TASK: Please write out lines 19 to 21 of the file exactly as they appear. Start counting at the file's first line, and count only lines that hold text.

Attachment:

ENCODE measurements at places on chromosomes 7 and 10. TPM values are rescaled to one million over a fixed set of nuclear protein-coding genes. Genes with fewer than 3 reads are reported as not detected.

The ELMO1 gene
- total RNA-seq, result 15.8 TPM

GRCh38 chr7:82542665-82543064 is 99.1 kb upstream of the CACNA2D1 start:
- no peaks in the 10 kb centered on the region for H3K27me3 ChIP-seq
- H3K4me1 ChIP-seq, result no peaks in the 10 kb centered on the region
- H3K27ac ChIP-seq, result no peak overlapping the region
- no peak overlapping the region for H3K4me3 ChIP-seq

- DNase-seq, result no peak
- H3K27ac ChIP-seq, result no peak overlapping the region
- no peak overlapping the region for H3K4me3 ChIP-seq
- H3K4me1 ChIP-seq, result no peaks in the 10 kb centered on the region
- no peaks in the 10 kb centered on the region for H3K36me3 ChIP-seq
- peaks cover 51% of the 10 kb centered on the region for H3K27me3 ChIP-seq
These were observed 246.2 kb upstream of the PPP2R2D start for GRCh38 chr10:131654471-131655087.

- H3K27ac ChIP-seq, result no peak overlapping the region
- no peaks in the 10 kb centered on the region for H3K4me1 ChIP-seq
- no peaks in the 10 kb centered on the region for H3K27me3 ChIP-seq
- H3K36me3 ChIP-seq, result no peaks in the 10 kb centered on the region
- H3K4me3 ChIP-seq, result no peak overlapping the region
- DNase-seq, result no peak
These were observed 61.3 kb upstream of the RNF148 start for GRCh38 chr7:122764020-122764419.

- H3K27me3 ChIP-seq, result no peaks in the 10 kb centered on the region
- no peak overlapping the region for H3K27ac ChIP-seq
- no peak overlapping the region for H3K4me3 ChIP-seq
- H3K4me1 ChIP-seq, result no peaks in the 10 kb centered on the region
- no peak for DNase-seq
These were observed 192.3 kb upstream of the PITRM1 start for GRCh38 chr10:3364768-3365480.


- H3K36me3 ChIP-seq, result no peaks in the 10 kb centered on the region
- H3K4me3 ChIP-seq, result no peak overlapping the region
- DNase-seq, result no peak